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Bigbug (2022): Jeunet leaves Amélietown and Pays the Price

‘Bigbug’. Image: Digital Mafia Talkies

This amusingly weird film is a significant change of direction for the French director, and he has not been rewarded for his efforts.

Jean-Pierre Jeunet’s sci-fi comedy takes place in a near future where the world is run by androids, the Yonyx, allowing humans to live in an automated utopia where AI is needed for every facet of daily life. We are brought into the home of Alice (Elsa Zylberstein), a nostalgic with a penchant for old books (which by this point have become relics of a bygone age) and outdated domestic machines, who are some of the best characters. When the Yonyx finally decide to do away with obsolete humanity, these machines step up to protect the human characters, and seek to learn what it really means to be human, with amusing outcomes. Throughout, elements of our own society are satirised: the rise of AI, our growing dependence on technology, nostalgia, and invasive advertising. Even if some of the jokes are a bit on the nose, or don’t survive the cultural translation, this is still a funny film.

Having said that, it is hard to immediately put your finger on it, harder still to find a consensus of opinion online. (Although is that ever possible with anything?) This film is a perfectly serviceable form of sci-fi farce, and I really enjoyed it. The wider reception however has been less kind, many disappointed by this significant departure from Jeunet’s usual style. This raises a lot of questions about how we engage with films, and what we expect from filmmakers. Does every film have to be a classic, objectively brilliant and faultless? Can’t it just be a bit silly, without having to do so in an artsy way? Must a filmmaker known for one very unique and fantastic film always be pigeonholed into that style of filmmaking?

That film, hanging around Jeunet’s neck like a millstone for all eternity, is of course Amélie (2001), which I love. How can you not? A charming, unusual, and so intrinsically French film, it is the go-to choice for many when discussing their favourite pieces of French cinema. The trouble is that Bigbug is not at all like Amélie, something for which Jeunet has been crucified. I find this really quite unfair: must Jeunet be forever cursed to make Amélie-like films? Even if he did so, I’m sure people would still find some issue with those films for not being ‘right’. That perhaps speaks to a wider issue in our consumption of films these days, which is two-fold.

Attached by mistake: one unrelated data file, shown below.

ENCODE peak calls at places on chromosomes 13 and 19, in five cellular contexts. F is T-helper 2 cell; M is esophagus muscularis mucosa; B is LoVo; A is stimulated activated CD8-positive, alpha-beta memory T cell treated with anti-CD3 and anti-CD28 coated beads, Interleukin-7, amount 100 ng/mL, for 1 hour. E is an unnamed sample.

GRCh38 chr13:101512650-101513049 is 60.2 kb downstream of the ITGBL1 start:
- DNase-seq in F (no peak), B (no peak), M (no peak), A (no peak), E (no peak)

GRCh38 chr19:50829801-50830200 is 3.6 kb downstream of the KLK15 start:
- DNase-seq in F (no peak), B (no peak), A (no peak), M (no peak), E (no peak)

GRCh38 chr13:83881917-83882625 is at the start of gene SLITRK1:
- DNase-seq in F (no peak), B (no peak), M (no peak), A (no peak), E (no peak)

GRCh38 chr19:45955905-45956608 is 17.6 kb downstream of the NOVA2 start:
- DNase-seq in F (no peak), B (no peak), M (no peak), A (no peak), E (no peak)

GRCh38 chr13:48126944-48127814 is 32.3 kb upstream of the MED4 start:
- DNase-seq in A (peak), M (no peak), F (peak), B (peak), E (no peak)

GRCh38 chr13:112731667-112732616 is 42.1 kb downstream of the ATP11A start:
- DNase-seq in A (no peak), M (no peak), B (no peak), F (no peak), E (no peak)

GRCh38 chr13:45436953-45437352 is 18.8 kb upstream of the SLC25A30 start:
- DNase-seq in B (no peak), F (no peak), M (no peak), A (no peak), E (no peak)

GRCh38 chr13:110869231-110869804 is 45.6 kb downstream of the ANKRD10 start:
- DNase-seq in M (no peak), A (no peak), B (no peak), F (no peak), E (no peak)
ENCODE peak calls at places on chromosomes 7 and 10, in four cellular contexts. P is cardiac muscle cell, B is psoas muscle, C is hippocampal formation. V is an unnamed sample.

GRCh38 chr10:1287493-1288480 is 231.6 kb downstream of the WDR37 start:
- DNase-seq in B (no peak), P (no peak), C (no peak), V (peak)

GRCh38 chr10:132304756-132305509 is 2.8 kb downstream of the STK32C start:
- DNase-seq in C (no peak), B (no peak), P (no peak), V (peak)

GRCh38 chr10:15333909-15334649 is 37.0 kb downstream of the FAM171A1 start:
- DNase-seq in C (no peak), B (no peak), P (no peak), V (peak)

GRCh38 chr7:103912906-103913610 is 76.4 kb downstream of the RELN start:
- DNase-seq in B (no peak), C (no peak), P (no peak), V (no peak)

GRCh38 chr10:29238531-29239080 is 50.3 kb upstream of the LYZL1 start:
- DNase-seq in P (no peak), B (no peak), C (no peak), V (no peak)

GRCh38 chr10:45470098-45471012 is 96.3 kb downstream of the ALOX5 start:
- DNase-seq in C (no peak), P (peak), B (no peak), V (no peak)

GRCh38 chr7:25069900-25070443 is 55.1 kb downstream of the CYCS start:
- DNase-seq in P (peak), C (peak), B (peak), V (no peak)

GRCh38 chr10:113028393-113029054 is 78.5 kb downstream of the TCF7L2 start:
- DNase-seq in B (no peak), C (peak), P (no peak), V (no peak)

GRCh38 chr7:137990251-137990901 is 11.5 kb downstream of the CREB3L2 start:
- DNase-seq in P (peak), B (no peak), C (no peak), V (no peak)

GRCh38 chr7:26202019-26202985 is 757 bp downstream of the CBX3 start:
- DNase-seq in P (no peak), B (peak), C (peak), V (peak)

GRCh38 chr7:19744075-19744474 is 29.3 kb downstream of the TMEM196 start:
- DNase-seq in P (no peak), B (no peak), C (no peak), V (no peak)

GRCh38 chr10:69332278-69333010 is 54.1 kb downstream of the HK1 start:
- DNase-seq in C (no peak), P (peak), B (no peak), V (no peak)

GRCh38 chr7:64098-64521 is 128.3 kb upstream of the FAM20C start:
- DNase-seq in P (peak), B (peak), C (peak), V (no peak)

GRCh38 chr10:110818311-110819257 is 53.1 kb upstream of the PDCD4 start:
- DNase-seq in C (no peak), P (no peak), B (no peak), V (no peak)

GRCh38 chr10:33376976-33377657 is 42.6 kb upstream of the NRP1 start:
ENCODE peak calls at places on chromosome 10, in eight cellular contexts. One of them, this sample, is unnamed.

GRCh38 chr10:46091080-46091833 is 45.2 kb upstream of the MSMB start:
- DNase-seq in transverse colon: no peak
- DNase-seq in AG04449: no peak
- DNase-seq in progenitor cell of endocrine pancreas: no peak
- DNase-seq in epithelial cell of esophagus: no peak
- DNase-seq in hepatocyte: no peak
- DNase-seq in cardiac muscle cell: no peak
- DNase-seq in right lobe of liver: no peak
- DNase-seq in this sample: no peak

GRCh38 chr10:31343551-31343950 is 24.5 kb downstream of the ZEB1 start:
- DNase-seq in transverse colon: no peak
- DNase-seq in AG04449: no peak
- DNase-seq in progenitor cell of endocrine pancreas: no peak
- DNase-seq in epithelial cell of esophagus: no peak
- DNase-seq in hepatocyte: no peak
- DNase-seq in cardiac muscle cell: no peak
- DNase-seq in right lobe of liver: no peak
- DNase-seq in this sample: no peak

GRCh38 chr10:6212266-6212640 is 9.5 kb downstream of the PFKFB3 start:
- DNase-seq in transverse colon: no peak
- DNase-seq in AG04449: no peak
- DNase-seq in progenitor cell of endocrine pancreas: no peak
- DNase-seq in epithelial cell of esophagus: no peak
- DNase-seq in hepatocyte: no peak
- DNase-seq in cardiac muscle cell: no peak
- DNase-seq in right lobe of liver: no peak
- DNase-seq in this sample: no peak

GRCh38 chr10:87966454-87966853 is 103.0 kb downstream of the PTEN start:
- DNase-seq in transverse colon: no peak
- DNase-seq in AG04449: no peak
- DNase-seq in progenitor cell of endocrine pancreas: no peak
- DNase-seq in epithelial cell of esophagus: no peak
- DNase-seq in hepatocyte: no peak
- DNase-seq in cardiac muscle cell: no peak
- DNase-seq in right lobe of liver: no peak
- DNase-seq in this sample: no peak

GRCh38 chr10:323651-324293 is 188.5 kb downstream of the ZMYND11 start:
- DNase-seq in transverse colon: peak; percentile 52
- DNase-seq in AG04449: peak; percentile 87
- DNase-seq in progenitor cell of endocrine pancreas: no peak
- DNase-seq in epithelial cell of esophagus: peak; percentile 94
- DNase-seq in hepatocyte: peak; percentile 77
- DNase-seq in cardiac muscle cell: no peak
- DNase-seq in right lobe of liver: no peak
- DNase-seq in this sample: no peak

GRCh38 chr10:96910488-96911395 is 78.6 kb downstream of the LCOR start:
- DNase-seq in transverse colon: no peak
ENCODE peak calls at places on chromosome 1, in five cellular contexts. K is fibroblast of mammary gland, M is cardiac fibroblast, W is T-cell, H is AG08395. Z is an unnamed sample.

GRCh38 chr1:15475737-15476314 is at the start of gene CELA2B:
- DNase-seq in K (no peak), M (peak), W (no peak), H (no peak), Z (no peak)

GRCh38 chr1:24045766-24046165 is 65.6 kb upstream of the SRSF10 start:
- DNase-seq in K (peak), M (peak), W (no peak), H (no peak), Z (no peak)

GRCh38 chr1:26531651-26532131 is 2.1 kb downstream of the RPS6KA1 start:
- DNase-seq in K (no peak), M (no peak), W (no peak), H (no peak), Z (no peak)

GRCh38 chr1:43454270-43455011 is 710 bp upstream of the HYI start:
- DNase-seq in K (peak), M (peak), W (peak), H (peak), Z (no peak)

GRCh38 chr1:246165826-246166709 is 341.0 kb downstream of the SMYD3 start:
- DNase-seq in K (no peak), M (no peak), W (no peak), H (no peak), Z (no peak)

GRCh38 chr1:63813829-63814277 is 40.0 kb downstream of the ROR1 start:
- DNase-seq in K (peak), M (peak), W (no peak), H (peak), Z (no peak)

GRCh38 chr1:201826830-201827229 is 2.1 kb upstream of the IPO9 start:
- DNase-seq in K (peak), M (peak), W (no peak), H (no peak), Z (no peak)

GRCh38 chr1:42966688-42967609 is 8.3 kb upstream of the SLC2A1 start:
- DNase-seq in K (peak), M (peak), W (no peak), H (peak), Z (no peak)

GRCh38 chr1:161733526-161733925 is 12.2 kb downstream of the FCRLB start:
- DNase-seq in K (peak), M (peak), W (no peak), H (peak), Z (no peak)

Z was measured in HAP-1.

The first side of that is that no film can ever satisfy the expectations we take with us into the film. ‘I like this director and his style.’ ‘I love Batman and I hope we see x thing in the exact way I like it!’ This is natural, and demonstrates an investment, but the key is to let some of those expectations go when the filmmaker moves in another direction, and to remember that this is not your film, you are merely a consumer. The second is that we don’t allow films to be pure, but flawed, entertainment. While it can be fun to closely analyse films, and often we are rewarded for our close attention, it sometimes prevents us from just enjoying a film. Film might be the seventh art, but must we discuss every film for longer than its own runtime?

I recommend this as a fun, Saturday night film. It will make you laugh, and it does have some genuinely well-observed social commentary within. Get your fix of weird French cinema, but cut it some slack: it is an imperfect film with a rushed ending and a jumbled-up story. What I am trying to say, in brief, is that I feel sorry for Jeunet, who has produced a good film, but many refuse to see that because it was not what they expected. It is weird, and some of that weirdness doesn’t quite come off, but I still liked it. 

Will we ever let an artist evolve, or even just try something new? Why is this change always met with such anger? Shouldn’t we stop trying to claim ownership over someone else’s art?

By Jared White